Melting Arctic Ice and its Possible Impacts on Humans

How does the reduction of Arctic Sea ice directly impact the habitat of human beings? In this paper, we discuss the myriad ways that the Arctic sea ice could potentially harm human beings by reducing certain animal habitats that are used for subsistence.

Abstract:

How does the reduction of Arctic Sea ice directly impact the habitat of human beings? In this paper, we discuss the myriad ways that the Arctic sea ice could potentially harm human beings by reducing certain animal habitats that are used for subsistence. We also discuss how the opening of Northern Sea Route could be both harmful and beneficial to humans in the long run. Overall, the Arctic Sea ice plays a vital role in preserving certain ways of life for both humans and animals.

The melting of the Arctic sea ice is a dire problem for not only the human race, but also many species found in the animal kingdom. The melting of this Arctic sea ice will most likely lead to further climate change. This is a problem because climate change affects almost everything important to humans, like plants, animals, the weather, and commerce.

All these things, in turn, affect our food supplies. But the melting sea ice may have some benefits, too. For example, some animals may benefit from the opened waterways. The melting ice will affect transportation in the Arctic regions, in particular commercial transportation. Many countries are already vying for position in rights to Arctic shipping lanes when the big melt happens. Global weather patterns are affected by the seawater temperature and ocean current flow patterns. Since humans are dependent upon the animals and plants for food and the waterways for commercial ventures, we have selected humans as our organism impacted by the melting Arctic Sea Ice.

A huge question is how much is the ice expected to melt in the next 50 years? Until recently most ice models predicted that the summertime ice cover would remain until the end of 2100. But looking at the graph below, the trend indicates that we may see an end to the summer ice by 2030 (Naam, 2012).

Ramez Naam sites in his article that this data is also supported in a report by Muyin Wang of the University of Washington and James Overland at the National Oceanographic and Atmospheric Administration who predicted a nearly ice free Arctic around 2030. According to Naam, “All the sea ice loss, including that before satellite observation occurred, has happened since the start of the industrial revolution, and the beginning of human emissions of carbon dioxide and other greenhouse gases on a massive scale” (2012). In the last 40 years, the Arctic temperatures rose about 1.9 degrees Celsius or 3.5 degrees Fahrenheit. This increase in heat has caused the arctic ice to melt faster than any of the previous 1400 years (Naam, 2012).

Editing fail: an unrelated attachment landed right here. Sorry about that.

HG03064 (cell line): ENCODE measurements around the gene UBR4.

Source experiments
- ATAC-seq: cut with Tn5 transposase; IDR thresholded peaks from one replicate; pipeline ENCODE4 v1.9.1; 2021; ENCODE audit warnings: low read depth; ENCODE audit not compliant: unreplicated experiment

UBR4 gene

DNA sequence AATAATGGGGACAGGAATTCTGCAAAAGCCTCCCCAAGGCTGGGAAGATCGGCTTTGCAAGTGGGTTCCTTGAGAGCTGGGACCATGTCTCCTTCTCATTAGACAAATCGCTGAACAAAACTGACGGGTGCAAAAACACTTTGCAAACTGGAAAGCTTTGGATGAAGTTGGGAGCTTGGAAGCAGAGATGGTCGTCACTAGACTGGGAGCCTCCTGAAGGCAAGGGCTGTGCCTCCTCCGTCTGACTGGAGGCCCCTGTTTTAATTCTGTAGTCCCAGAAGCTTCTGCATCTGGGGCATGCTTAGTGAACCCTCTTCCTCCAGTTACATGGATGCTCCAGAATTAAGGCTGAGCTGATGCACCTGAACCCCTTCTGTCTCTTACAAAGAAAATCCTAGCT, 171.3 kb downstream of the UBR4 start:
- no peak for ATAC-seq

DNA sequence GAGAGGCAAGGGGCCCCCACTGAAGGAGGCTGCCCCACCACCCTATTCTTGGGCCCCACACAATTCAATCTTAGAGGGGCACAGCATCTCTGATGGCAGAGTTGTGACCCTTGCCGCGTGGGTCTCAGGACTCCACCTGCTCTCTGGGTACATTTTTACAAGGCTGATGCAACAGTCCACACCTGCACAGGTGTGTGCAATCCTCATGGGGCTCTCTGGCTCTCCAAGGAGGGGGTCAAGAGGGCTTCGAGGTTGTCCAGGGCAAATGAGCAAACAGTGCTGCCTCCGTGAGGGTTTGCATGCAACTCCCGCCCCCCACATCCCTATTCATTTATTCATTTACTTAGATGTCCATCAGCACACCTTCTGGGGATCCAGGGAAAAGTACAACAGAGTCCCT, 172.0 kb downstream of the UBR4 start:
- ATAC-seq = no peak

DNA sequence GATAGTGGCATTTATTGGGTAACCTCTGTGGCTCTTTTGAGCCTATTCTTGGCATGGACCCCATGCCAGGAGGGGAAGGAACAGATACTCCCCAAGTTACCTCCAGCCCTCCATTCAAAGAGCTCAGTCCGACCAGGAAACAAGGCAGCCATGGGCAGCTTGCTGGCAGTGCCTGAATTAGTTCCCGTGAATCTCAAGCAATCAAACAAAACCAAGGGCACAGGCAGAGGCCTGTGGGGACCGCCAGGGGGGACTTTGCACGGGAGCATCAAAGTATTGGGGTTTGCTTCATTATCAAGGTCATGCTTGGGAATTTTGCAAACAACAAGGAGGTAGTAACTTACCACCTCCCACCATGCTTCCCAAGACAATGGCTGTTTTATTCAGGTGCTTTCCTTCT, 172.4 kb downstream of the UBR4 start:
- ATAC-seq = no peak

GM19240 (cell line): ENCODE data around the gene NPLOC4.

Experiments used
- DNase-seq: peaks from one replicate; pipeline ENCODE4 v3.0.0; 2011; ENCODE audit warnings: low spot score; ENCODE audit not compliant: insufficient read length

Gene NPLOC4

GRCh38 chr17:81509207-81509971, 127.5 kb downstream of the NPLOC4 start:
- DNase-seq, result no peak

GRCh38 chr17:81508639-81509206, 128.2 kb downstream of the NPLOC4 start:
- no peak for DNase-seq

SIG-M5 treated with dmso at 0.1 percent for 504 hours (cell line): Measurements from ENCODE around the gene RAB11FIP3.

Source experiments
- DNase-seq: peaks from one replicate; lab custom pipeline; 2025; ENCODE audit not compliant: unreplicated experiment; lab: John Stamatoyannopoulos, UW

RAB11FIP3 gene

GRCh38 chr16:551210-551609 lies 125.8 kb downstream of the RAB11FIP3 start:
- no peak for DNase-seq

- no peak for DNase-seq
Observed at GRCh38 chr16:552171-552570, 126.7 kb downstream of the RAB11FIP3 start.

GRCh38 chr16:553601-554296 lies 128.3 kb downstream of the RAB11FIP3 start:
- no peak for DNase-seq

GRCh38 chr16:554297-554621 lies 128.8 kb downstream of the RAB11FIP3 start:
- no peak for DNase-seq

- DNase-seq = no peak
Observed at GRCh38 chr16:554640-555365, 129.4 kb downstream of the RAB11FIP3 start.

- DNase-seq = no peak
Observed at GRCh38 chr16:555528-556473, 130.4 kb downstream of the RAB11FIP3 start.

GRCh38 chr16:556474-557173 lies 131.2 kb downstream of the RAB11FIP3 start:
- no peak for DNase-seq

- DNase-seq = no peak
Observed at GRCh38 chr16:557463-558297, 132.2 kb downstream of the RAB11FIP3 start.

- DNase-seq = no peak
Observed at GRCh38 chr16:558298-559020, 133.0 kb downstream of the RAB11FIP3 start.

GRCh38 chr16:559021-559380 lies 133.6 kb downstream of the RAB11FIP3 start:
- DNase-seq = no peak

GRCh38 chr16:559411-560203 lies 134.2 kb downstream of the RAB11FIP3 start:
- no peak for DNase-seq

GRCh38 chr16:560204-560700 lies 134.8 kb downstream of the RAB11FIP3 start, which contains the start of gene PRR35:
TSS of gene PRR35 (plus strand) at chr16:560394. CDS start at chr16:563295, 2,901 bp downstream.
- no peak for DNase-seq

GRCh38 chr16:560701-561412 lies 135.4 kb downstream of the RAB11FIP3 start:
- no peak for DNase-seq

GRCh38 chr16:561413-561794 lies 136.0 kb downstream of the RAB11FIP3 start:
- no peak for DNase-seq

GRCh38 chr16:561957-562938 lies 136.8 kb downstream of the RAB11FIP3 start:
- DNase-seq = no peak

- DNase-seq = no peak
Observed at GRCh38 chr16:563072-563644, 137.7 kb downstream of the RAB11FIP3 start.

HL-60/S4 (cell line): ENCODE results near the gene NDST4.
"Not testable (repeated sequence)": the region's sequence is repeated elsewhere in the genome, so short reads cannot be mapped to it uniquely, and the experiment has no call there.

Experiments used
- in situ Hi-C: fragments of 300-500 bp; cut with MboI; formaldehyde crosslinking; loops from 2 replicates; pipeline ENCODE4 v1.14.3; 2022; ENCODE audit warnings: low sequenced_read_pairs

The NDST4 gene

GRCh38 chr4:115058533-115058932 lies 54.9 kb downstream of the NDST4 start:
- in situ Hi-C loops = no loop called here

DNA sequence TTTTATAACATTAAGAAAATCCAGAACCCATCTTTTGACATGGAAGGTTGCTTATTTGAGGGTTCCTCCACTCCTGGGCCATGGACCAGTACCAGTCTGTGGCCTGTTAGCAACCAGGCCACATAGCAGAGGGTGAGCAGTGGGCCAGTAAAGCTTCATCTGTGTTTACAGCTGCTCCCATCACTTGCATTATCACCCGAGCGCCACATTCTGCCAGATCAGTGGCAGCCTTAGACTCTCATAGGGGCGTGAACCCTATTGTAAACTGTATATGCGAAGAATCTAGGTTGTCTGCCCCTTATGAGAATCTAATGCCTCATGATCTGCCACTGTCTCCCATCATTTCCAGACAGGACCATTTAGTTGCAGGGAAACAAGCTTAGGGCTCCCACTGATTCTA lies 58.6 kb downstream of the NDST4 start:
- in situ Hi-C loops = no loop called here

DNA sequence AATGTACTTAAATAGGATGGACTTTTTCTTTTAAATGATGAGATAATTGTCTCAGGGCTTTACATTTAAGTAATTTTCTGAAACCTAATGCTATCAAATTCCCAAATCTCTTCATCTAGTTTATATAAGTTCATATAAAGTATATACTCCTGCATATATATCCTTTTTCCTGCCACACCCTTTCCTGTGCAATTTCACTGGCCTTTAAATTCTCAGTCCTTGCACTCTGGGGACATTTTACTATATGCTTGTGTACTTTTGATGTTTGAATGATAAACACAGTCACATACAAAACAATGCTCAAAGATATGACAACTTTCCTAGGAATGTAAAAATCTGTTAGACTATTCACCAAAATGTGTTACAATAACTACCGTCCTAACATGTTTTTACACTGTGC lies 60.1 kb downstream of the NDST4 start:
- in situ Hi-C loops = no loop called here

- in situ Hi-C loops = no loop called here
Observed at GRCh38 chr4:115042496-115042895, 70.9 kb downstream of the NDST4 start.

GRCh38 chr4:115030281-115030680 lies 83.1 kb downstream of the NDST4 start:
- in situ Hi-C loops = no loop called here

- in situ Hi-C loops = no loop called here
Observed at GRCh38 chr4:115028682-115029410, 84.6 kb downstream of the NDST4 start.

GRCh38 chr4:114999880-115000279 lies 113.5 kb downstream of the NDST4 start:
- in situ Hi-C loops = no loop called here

The present condition of humans and their relationship with the sea ice is one that is ever changing. People of the North are seeing some shifts in their weather patterns in Alaska. Some Alaska Natives in Scammon Bay have expressed that they feel the changing weather patterns are affecting the fish population in a negative way. In the Lower Yukon Region, moose have moved into the area over the last 35 years. Is this caused by climate change or is it simply a natural movement due to population increase consistent with better food supplies?

Arctic ice is home to many diverse animals. Due to the arctic ice melting, their homes are now in danger. Animals that depend upon the ice also play a vital role for people. The walrus and the seal use arctic sea ice for breeding. The polar bears use these ice for hunting and resting. As for other animals, they use the ice for shelter, molting and breeding. The sea ice helps them survive. Without ice, they are without shelter, and without the shelter they are in danger of losing a significant amount of their population (National Snow and Ice Data Center).

Seals have many uses for the ice. The seals almost never leave the ice pack. They create open breathing holes for the whole winter for surfacing after being under ice.

“They make lairs under snow mounds to protect their newborn pups from the weather and predators” (Krajick, 2001). So, without the ice, the population would decrease. Which means less food for people to eat. This would affect the food source of many Alaska natives, and it could affect humans as they might lose another valuable animal to the ecosystem.

Polar bears are in trouble. They are in trouble as the ice melts, and since the ice is their habitat they will lose food. If there is no sea ice, then there will be less seals for the polar bears to hunt and find sustenance. Without their main source of food, and their population will decline.

The lessening of polar bears will have unpredicted consequences. If the polar bear population were gone, the population of the seal would go up. But as this essay said before, the seals’ home is in danger. A predator that is lost in an ecosystem can have some serious effects. As a predator species die out, population of prey will go up.

The melting ice affects fish by letting them move freely from sub-Arctic to the Arctic. Species of fish, where they were not before, start showing up to different locations. The following report and table provides further information:

“Overall, Coad and Reist (2004) listed 189 marine fish species comprised of 115 genera in 48 families of marine and anadromous fishes in Canadian Arctic marine waters (including Hudson Bay, which is not included here). Coad and Reist (2004) reported 41 species new to the Canadian Arctic marine fish fauna since previous synopses (McAllister 1990, Coad et al. 1995), including 13 species not previously reported from Canadian waters.”

Region

Species prior to 20122

Species

newly added

Totals

as of

20124

 

Marine species

Anadromous &

freshwater species1

Total

   

Beaufort Sea

(Canadian

52

20

72

123

84

 

sector)

         

Archipelago

68

13

81

0

81

Baffin Bay &

Davis Strait

104

5

109

No data

109

Table 1. Overview of the number of fish species in Canadian Arctic waters.